If applicable, an attestation from a prospective employer confirming the
salary offered and that the applicant is not displacing a U.S. worker;
Proof of health insurance from a U.S. employer or evidence that a bond
has been posted to purchase health insurance; and A fee of $345.
o If a petition that meets these requirements is received after the numerical limitation has been reached, the USCIS Director shall issue a points-based IV to the petitioner, delay admission of the individual and his/her dependents until the first day of the next FY, and reduced the number of points-based IVs that may be issued in that FY accordingly.
• Visas for Spouses and Children
o Provides for the issuance of a points-based IV to the legal spouse of an applicant upon approval of the visa petition for the principal.
o Provides for the issuance of a points-based IV to the minor children of an applicant upon approval of the visa petition for the principal, as long as the children were under age 18 at the time the petition is filed.
o Adult children of applicants who are unable to care for themselves may be admitted to the U.S. on a temporary basis but are not authorized to work and cannot receive any other benefits of LPR status.
Inflation Adjustments o Fees in this section shall be adjusted every 2 years for inflation.
Ineligibility for Public Benefits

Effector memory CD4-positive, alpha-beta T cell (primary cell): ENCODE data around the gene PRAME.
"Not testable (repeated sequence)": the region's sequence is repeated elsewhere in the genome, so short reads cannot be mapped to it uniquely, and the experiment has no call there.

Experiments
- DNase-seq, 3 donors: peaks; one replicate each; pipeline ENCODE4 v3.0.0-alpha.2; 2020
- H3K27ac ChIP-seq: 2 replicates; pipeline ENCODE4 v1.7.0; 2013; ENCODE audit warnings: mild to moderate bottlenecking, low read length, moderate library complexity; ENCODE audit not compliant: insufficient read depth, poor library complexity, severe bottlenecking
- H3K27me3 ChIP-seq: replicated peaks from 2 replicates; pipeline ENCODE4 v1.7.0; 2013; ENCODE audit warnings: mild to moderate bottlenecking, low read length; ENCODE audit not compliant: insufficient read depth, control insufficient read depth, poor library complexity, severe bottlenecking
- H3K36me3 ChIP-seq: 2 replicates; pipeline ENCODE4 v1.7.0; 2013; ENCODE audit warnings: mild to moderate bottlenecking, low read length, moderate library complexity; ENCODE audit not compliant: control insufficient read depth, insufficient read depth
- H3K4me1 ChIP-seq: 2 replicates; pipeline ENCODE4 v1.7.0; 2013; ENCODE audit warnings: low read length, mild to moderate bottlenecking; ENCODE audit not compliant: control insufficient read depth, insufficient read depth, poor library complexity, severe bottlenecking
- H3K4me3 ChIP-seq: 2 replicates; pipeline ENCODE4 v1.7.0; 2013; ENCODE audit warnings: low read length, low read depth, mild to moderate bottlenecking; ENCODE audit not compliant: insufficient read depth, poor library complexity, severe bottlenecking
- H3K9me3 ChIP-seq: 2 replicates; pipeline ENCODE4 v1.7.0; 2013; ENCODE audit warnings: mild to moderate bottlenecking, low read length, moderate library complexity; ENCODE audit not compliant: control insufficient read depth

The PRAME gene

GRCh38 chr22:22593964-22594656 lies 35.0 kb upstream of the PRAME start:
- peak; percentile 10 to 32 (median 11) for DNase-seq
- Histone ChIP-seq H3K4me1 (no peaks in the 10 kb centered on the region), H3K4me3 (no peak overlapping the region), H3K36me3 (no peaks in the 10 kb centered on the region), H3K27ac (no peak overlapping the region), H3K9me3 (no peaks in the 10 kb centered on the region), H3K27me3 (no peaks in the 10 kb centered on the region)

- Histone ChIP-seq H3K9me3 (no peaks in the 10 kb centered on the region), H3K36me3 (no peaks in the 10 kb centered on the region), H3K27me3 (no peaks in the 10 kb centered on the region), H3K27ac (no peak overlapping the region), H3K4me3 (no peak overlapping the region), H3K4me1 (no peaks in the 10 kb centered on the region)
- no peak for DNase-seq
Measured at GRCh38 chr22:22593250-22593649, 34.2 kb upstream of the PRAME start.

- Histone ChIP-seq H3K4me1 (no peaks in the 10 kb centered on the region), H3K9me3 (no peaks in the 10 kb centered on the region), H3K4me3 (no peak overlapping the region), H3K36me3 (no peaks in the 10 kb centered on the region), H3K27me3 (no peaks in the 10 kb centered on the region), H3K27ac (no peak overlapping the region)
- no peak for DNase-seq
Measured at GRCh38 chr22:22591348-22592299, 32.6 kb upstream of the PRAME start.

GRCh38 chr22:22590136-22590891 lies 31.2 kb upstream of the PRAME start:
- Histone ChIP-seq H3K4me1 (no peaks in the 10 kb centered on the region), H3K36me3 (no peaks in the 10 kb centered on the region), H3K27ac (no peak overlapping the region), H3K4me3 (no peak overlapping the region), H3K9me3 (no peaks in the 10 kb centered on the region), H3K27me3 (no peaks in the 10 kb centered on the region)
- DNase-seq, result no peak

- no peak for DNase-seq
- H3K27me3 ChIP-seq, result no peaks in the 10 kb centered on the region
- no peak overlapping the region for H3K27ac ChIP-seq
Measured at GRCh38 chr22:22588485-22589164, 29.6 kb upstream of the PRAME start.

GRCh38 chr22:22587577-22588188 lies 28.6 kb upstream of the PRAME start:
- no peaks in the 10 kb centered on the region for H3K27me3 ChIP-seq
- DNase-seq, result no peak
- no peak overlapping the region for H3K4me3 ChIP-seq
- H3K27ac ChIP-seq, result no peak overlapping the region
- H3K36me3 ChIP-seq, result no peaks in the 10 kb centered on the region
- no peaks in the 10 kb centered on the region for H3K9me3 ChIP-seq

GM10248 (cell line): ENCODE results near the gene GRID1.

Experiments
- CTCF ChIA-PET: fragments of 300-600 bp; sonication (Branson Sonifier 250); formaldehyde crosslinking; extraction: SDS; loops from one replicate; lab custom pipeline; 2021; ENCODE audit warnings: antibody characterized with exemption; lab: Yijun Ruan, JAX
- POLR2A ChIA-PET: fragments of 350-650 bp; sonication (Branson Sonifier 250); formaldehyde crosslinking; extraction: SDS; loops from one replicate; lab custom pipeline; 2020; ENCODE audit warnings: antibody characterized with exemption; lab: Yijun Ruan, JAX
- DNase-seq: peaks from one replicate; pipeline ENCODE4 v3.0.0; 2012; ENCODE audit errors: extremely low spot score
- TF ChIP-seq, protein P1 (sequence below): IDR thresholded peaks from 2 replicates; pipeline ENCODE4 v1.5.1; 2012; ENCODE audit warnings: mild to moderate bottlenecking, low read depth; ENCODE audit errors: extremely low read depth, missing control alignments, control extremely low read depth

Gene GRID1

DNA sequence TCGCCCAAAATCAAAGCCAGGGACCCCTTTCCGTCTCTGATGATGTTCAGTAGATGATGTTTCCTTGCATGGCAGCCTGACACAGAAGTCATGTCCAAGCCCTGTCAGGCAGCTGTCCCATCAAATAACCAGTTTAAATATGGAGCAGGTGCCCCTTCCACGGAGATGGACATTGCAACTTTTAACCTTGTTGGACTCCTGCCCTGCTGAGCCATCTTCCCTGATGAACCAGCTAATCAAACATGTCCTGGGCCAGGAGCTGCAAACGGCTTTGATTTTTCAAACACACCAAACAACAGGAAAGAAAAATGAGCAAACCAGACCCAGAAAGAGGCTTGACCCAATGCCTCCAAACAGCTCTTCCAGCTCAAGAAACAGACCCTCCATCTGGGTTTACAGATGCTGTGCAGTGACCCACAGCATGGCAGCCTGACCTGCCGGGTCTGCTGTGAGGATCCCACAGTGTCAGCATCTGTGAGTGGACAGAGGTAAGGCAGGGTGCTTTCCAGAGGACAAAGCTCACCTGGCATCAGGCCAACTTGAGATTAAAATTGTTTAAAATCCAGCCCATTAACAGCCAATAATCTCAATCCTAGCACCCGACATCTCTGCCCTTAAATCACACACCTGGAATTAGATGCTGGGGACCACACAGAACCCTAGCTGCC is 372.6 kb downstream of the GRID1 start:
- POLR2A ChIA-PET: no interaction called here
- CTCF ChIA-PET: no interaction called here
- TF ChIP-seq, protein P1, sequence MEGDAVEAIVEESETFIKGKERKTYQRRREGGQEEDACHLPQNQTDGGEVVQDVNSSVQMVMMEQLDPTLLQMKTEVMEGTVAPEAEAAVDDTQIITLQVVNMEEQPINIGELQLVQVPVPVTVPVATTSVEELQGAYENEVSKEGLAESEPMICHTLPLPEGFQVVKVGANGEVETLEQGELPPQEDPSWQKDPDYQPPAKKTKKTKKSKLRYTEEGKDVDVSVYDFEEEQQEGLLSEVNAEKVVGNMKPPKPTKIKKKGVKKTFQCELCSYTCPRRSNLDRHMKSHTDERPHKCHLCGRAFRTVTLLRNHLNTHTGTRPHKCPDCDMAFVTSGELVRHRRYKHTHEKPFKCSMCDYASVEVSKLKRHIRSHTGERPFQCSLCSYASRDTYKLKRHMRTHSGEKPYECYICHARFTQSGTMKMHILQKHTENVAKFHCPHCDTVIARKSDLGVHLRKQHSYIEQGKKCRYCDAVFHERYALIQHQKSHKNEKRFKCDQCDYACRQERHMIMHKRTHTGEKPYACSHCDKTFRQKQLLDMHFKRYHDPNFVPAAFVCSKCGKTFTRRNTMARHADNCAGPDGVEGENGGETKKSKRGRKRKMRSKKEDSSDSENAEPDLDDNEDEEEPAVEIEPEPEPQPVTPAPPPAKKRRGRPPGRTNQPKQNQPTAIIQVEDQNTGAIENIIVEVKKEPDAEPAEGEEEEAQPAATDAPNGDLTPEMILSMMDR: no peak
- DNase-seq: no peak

o A person granted a points-based IV, and all persons in his or her household, are ineligible for any Federal means-tested public benefit [defined at 8 USC §1613] for 5 years from the date the visa was issued.
Creates new INA §220, “Immigration Points System”
o English Language Proficiency Test: The International English Language Testing System (IELTS); the Test of English as a Foreign Language (TOEFL); or any other English proficiency test approved by USCIS that meets standards set by IELTS or TOEFL.
o English Language Proficiency Test Ranking: The decile rank of the applicants test score as compared to all other people who took the same test in the same period. USCIS (in consultation with the DOE) may adjust the decile rank of an applicant’s test score if the number of people taking the test is too small or skewed such that the decile rank is inconsistent with decile rank the applicant would have received if he or she had taken the IELTS or TOEFL.
o High School: Defined by 20 USC §7801. o IELTS: International English Language Testing System. o Institution of Higher Education: Defined by 20 USC §1001. o Professional Degree: Includes Master of Business Administration, Doctor of
Jurisprudence, and Doctor of Medicine. o STEM: The academic discipline of science, technology, engineering, or
mathematics. o TOEFL: Test of English as a Foreign Language.
• Points. An applicant may submit an application to be placed in the Eligible Applicant Pool if he or she has accrued 30 points. Points are allocated as follows: